1. In 2007 the world’s biggest Advent Calendar to date was at St Pancras Train Station in London. The calendar was 71 m in height and 23 m in width. It was made to mark the reopening of the station after a refit.
  2. Belgium in 2010 was were the most expensive calendar was made by jewelers. It contained diamonds and silver worth $ 3.3 million (a staggering 2.5 million euros or £2.5 million.

Advent and Candles

There are two different ways that candles are used in Advent to mark the run into Christmas.

The first way is to have a long candle and mark out 24 lines, all an equal distance from each other.

Each evening the candle is burnt from one line to the next. The final part of the candle is lit and used up on Christmas.

Advent Candles

A different take of lighting 24 little candles in each church was done from the 1700s in the Lutheran Churches of Scandinavia.

The other main way of using Advent is to have five candles. On the first Sunday in advent a single candle is lit, the second week two are lit, until Christmas Day when all five are lit.

Although each denomination attaches different meanings to each candle the following is how it was taught where our family attended church services:

  1. The first candle represents the Old Testament prophets that predicted the coming of Jesus, especially Isaiah.
  2. The second candle is the Holy Bible
  3. The third candle represents Mary, the mother of Jesus.
  4. The fourth candle is for John the Baptist, who prepared the world for the coming of Jesus.
  5. The final candle is for Jesus himself. The candle is symbolic of Jesus being the light of the world.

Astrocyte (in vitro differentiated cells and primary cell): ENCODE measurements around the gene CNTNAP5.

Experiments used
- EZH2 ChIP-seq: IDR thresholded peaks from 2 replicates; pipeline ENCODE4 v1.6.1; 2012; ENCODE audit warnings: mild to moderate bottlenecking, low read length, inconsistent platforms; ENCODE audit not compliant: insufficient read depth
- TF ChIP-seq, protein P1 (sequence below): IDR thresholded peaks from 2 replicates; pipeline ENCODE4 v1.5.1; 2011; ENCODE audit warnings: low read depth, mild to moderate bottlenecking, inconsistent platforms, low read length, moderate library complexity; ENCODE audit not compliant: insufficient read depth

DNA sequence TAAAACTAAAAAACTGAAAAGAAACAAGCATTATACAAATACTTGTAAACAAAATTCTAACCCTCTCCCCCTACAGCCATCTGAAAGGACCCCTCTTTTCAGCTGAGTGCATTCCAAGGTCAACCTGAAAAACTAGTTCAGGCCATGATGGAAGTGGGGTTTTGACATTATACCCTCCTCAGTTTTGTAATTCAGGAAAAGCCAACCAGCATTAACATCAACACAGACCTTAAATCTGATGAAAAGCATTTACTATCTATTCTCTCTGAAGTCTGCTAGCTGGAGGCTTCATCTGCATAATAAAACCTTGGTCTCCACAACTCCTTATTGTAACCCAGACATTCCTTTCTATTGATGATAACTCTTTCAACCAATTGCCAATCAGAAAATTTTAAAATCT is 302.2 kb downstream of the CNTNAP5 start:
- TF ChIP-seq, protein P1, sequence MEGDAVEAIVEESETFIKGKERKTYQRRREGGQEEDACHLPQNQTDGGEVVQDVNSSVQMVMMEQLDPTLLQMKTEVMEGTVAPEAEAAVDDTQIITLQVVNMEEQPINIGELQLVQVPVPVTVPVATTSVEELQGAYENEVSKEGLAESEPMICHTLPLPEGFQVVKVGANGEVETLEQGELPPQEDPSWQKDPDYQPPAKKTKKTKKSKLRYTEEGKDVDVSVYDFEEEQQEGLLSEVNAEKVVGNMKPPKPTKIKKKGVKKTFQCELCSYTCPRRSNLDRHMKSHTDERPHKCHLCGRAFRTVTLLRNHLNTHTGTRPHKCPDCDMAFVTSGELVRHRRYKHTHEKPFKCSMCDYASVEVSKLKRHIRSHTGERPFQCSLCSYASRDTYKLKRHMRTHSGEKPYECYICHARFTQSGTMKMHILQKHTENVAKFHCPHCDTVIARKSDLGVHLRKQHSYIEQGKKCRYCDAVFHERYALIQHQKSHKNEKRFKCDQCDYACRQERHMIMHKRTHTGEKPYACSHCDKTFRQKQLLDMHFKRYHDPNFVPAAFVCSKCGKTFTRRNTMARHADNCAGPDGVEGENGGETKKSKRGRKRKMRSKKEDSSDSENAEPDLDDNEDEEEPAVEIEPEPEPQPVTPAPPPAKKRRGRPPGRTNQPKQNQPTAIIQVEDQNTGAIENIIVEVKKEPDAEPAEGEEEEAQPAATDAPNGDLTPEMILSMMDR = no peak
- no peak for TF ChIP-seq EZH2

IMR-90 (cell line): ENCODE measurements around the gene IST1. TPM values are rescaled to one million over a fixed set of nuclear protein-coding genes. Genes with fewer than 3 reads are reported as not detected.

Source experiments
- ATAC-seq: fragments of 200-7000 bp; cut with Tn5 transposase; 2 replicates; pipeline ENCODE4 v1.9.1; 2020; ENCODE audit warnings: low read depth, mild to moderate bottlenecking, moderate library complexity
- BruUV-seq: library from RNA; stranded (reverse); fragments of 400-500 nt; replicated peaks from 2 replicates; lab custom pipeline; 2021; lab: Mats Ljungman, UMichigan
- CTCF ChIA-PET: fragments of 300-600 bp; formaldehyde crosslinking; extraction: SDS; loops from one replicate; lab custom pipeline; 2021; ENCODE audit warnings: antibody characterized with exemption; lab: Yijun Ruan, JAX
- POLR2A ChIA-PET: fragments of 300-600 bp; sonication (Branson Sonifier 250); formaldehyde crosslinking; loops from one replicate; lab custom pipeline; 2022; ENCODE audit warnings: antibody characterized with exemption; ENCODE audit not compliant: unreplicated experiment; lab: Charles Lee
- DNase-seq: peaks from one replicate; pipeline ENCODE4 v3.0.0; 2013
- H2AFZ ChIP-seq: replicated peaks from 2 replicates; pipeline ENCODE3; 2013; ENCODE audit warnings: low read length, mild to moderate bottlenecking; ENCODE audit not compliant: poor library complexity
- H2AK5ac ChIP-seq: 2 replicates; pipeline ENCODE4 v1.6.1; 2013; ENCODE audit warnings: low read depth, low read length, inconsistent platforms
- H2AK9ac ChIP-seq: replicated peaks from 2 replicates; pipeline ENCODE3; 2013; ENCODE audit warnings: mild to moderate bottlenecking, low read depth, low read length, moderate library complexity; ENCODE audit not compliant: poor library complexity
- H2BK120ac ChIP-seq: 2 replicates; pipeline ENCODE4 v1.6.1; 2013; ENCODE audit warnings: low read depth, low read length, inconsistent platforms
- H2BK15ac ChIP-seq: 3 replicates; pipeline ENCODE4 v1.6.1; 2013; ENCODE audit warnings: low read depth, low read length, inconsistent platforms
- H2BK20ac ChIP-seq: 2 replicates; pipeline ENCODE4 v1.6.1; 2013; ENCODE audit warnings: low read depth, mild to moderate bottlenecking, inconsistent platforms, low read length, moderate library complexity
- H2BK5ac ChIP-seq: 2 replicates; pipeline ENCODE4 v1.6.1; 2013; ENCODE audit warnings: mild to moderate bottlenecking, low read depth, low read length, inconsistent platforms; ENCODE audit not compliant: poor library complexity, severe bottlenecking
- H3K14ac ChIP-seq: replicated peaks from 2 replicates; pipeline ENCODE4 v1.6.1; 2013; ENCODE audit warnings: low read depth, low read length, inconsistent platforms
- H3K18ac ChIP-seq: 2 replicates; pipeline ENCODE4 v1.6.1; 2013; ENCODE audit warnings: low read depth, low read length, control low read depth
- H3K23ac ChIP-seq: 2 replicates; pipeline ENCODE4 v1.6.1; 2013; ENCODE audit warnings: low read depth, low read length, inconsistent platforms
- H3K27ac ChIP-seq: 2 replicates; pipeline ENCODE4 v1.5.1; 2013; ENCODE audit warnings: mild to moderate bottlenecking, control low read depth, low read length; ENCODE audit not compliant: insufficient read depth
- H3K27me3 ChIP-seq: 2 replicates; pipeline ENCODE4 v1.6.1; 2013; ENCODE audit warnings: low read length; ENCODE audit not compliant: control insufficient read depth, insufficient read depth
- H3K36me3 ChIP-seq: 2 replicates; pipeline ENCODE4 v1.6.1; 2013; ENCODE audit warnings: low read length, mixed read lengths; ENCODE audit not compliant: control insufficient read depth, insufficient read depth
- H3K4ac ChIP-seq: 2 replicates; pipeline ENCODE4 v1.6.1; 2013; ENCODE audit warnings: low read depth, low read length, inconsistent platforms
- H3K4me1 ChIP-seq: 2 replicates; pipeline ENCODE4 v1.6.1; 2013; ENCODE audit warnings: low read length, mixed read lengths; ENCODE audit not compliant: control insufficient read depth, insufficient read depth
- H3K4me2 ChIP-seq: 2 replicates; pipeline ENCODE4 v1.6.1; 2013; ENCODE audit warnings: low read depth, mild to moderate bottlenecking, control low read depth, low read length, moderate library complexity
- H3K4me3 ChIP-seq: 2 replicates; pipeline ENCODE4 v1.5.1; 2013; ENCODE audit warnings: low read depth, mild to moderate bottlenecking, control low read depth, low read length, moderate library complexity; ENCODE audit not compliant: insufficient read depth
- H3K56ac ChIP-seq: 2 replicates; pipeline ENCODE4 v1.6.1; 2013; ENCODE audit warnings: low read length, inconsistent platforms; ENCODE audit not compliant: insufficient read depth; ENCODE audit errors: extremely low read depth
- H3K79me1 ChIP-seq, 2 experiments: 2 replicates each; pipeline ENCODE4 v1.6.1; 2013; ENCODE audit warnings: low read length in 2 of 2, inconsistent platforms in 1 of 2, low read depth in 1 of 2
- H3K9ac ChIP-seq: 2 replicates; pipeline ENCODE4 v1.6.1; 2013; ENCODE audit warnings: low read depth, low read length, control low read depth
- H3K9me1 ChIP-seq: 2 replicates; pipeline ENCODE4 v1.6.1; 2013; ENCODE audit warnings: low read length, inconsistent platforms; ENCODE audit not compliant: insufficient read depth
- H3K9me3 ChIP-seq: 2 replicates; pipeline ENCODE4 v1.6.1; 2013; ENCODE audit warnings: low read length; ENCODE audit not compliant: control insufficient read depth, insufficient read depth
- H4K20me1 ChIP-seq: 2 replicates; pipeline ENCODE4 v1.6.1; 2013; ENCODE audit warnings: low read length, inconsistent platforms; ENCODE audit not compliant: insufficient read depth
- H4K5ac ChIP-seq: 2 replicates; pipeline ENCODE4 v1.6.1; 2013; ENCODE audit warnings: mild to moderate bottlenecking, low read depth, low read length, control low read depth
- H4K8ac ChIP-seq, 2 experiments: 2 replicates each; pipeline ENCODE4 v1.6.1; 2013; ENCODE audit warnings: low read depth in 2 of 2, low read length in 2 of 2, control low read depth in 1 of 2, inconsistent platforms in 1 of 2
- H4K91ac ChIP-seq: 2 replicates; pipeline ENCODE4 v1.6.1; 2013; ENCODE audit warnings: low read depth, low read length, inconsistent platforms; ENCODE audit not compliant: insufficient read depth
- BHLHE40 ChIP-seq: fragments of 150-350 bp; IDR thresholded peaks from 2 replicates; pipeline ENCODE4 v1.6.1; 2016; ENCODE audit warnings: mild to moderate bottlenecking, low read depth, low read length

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Learn More With the Help of Video

Main Points About Tradition of Advent

  1. Advent is a time of expectations, patiently waiting and preparing for the celebration of the nativity of Jesus and his second coming.
  2. The word Advent means mean arrival or coming. It has its root in the Latin word ‘adventus’.
  3. During the advent, some people fast in preparation. Advent is seen from three different perspectives: The nativity, the acceptance of Christ and the actual second coming.
  4. One of the traditions associated with advent includes praying a daily advent devotional. During Advent, many Christians attend church services to pray together.
  5. Other advent traditions include keeping an advent calendar, putting up a Christmas tree, lighting an advent wreath, lighting a Christingle, putting up Christmas decorations and preparing for Christmas.


Advent is the four Sundays before Christmas, although it starts earlier in some Orthodox countries.

Advent is Latin, meaning ”coming” and not ”waiting” as many people believe.

It’s now the time for Jesus coming into the world which is referred to and Christians prepare for and remember the meaning of Christmas during this time, lighting a candle every Sunday.

This is also when the liturgical year of the Church starts.

Word Cloud for Tradition of Advent

The following is a collection of the most used terms in this article on the Tradition of Advent. This should help in recalling related terms as used in this article at a later stage for you.

Tradition of Advent

Last Updated : 24 November, 2023

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26 thoughts on “The Tradition of Advent – Complete History and Story of Xmas Traditions”

  1. I’m so happy to see an article discussing this topic. I think it’s important to keep these traditions alive.

  2. While I appreciate the thoroughness of this article, I found it to be quite dry and not engaging.

    • I understand your perspective, though I think it’s important to have articles like this that offer a deep dive into historical traditions.

    • I understand where you’re coming from, but I don’t think there’s any harm in sharing this informative piece.

  3. I found the historical recounting of Advent to be truly fascinating. What a wonderfully rich tradition.

    • I can understand that, but I’m glad to see the information presented in a clear and factual manner.

  4. An interesting read, but I can’t help but feel that some of the information is unnecessary in today’s world.

    • Given the resurgence of interest in traditional practices, I think the information is quite pertinent.